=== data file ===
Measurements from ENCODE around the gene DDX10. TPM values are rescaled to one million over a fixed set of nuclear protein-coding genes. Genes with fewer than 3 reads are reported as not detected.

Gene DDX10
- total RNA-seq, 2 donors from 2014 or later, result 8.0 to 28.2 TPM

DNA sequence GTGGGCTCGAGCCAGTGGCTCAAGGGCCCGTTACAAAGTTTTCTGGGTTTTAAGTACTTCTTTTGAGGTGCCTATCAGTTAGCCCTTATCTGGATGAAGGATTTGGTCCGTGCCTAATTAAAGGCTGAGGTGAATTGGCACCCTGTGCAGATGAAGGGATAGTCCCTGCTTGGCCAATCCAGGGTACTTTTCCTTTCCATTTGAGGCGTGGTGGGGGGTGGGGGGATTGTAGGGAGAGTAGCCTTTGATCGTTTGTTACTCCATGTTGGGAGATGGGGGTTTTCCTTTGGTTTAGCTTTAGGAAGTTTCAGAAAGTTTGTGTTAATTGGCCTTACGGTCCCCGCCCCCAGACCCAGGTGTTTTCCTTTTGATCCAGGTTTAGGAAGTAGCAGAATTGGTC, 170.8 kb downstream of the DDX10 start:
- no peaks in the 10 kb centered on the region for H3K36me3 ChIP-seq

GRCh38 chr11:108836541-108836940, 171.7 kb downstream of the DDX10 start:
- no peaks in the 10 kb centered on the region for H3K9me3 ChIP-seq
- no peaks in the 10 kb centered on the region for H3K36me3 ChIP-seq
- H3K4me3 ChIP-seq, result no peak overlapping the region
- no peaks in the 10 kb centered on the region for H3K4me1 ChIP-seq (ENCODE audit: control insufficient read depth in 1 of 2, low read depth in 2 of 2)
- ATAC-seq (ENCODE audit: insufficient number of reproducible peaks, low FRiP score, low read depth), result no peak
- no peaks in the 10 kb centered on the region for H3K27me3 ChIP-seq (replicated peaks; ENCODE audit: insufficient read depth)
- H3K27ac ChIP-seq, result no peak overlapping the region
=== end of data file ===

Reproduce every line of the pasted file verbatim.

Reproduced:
Measurements from ENCODE around the gene DDX10. TPM values are rescaled to one million over a fixed set of nuclear protein-coding genes. Genes with fewer than 3 reads are reported as not detected.

Gene DDX10
- total RNA-seq, 2 donors from 2014 or later, result 8.0 to 28.2 TPM

DNA sequence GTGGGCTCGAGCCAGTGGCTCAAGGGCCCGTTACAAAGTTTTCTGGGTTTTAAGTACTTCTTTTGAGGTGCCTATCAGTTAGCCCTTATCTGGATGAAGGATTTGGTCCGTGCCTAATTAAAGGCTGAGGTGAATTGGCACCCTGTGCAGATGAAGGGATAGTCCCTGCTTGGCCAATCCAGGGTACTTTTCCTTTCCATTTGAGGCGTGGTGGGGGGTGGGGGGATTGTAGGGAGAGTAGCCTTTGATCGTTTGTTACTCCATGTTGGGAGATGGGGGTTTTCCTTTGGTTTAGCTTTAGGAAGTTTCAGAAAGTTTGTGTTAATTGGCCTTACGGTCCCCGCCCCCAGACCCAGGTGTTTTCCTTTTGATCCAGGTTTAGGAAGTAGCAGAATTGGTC, 170.8 kb downstream of the DDX10 start:
- no peaks in the 10 kb centered on the region for H3K36me3 ChIP-seq

GRCh38 chr11:108836541-108836940, 171.7 kb downstream of the DDX10 start:
- no peaks in the 10 kb centered on the region for H3K9me3 ChIP-seq
- no peaks in the 10 kb centered on the region for H3K36me3 ChIP-seq
- H3K4me3 ChIP-seq, result no peak overlapping the region
- no peaks in the 10 kb centered on the region for H3K4me1 ChIP-seq (ENCODE audit: control insufficient read depth in 1 of 2, low read depth in 2 of 2)
- ATAC-seq (ENCODE audit: insufficient number of reproducible peaks, low FRiP score, low read depth), result no peak
- no peaks in the 10 kb centered on the region for H3K27me3 ChIP-seq (replicated peaks; ENCODE audit: insufficient read depth)
- H3K27ac ChIP-seq, result no peak overlapping the region